PEOPLE can turn back the clock 170 years to get a taste of Christmas past at a Kirklees museum.
The Red House at Oxford Road, Gomersal, has launched its Christmas House exhibition, featuring Christmas decorations, customs and feasts from the 1830s.
The show runs until January 5.
The museum, a former cloth merchant's home, has been decked out in evergreen garlands of holly, ivy, laurel and rosemary, a 19th century style holly Christmas tree and kissing boughs of evergreens, apples, candles and mistletoe.
Andrew Gilpin, exhibition researcher, said: "Bringing evergreens into the house is a very ancient tradition. Its origins lie in the need to bring life and light to the dark days of winter."
Festive food from the 1830s will be on display in the period kitchens and dining room.
Some of the favourites include goose-filled Yorkshire Christmas pie, cheeses carved with Christmas crosses, ribbon jellies, `tipsy hedgehog' cake, pearled fruits and whim wham - a blend of cream, white wine, lemon, sugar and redcurrant jelly.
Helga Hughes, museum officer, said: "Christmas festivities and mid-winter ceremonies dating back to ancient times have always included lavish feasting on special foods.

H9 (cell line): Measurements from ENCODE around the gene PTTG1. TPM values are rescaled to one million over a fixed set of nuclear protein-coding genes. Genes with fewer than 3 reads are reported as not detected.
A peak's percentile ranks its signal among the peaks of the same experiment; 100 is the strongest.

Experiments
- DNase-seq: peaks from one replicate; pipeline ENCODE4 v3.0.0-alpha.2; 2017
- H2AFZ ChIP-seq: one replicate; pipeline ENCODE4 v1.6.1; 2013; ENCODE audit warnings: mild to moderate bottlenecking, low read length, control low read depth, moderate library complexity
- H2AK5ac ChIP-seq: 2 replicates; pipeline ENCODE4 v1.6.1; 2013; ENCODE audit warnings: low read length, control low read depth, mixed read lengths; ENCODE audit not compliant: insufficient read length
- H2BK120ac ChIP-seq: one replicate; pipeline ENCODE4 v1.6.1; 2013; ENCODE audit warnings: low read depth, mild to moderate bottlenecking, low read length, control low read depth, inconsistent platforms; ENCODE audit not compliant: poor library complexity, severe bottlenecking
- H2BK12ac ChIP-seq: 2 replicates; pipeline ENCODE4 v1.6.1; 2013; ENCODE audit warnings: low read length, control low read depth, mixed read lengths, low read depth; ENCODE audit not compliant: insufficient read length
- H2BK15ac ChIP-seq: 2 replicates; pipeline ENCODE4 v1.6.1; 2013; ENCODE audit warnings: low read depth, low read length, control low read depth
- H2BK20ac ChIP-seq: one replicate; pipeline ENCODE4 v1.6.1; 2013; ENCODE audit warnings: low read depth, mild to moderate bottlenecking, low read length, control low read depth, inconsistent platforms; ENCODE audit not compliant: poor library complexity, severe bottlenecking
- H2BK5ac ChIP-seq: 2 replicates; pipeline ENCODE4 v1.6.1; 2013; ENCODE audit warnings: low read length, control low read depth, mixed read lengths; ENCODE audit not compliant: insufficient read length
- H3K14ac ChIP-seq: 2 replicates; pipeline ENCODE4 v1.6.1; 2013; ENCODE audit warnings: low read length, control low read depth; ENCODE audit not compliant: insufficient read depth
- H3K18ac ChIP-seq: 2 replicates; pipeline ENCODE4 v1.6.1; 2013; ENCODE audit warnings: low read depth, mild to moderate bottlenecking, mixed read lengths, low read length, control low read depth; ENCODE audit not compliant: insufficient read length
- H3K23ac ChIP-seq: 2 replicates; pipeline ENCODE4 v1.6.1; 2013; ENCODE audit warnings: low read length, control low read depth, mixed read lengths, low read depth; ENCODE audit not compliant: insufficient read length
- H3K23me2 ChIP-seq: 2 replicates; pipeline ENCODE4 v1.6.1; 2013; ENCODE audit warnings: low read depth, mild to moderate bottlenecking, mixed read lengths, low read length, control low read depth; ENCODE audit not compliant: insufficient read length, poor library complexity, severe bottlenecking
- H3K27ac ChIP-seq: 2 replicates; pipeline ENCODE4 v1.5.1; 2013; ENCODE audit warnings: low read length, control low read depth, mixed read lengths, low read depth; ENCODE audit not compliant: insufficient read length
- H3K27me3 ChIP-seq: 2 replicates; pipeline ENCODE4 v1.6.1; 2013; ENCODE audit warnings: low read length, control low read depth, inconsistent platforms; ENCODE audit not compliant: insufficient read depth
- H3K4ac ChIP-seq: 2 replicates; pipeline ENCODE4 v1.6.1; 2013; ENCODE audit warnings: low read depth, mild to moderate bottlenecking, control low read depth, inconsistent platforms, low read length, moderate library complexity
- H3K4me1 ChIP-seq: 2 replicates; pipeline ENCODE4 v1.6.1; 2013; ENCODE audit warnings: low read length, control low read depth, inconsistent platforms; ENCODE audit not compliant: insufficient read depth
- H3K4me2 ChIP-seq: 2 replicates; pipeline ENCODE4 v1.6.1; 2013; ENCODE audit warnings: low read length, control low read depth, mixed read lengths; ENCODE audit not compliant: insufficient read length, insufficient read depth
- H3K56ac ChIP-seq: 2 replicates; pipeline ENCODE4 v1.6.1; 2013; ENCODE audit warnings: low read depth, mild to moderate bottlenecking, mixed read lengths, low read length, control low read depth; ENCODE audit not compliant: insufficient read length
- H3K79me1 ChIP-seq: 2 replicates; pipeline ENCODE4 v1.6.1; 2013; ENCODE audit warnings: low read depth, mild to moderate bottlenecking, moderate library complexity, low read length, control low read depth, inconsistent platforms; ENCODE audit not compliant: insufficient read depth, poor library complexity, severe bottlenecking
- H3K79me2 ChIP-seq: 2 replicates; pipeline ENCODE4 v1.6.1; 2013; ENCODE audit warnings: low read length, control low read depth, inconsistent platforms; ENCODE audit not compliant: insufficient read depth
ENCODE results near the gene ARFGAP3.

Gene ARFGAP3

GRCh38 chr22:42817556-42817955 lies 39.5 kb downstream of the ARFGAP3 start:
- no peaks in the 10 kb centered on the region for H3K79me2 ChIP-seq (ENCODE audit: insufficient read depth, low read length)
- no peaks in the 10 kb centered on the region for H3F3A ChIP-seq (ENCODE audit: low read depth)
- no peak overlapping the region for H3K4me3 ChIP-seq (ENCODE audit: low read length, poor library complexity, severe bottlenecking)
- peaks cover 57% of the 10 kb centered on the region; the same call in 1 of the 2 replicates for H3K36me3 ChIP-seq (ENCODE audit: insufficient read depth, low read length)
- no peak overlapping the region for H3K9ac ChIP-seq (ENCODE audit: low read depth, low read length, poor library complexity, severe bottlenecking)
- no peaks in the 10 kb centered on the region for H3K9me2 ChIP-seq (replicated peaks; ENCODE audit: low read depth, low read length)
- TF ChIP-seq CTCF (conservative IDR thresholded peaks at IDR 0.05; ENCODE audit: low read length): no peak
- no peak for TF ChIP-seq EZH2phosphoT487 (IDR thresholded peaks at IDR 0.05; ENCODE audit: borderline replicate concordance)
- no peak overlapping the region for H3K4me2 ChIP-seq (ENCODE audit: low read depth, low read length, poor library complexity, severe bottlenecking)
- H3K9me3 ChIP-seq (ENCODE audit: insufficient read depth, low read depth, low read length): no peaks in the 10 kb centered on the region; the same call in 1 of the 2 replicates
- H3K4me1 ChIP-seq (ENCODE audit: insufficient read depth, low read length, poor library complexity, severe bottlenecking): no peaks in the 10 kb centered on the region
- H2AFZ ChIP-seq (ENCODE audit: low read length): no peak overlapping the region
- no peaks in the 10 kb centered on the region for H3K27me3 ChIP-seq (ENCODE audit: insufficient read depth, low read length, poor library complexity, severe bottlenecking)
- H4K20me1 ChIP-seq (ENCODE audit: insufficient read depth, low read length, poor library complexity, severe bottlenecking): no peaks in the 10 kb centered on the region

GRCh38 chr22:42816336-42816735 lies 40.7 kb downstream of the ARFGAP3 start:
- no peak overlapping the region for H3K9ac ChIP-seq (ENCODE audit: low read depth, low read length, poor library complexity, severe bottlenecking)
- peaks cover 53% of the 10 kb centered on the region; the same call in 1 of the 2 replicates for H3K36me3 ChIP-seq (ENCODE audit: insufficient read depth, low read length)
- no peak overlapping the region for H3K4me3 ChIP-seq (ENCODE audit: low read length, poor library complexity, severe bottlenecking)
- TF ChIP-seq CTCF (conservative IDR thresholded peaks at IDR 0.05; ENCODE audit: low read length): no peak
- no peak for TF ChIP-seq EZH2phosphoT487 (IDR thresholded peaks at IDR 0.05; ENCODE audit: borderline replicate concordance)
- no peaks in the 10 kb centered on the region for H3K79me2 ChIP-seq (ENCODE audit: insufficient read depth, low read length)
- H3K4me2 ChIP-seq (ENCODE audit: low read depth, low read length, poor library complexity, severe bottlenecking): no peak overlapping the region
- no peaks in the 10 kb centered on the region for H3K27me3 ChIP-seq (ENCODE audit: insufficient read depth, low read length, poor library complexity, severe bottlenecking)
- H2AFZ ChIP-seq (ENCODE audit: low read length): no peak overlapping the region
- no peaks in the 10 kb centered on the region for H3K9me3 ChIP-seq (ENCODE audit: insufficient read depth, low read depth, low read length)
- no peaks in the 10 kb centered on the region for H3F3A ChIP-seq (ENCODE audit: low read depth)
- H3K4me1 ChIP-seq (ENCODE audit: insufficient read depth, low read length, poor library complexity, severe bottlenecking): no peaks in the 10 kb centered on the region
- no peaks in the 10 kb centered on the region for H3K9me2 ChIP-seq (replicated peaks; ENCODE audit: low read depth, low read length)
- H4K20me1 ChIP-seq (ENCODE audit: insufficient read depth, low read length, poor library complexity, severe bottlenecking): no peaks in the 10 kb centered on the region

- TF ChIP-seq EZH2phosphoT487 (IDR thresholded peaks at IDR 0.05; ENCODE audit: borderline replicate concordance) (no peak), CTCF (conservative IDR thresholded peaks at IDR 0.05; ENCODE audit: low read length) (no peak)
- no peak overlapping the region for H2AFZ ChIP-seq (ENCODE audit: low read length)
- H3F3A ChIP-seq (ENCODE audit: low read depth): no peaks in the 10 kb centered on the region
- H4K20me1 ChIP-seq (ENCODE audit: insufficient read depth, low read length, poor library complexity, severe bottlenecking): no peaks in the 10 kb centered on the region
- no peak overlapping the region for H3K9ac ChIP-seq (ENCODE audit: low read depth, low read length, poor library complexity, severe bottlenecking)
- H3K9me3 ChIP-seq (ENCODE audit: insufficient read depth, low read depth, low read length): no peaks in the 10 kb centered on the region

"In the 1830s, goose was traditional. Some of the sweet dishes from that time are really delicious and we will give recipes to visitors so they can make some of their own."
Running alongside the Christmas House exhibition, until January 11, will be the Christmas Past exhibition.
This exhibition aims to explain more about Christmas traditions through the ages.
Feasting and decorations were pagan ways of celebrating the winter solstice until the 4th century, when Christians adopted December 25 as Christ's birthday and the two celebrations merged.
Familiar customs such as crackers, cards, trees and Santa Claus were all added to Christmas celebrations by the Victorians.
The exhibition will feature items including toys, exotic Chinese lanterns and rare Victorian cards.
There will also be a Night Before 1950s Christmas display and war-time Christmas souvenirs and decorations sent to Austrian women working in Yorkshire textile mills.
Admission to both exhibitions is free.
The museum opens from 11am to 5pm Monday to Friday and from noon to 5pm on weekends.
It will be closed from December 24 to 26 and on January 1.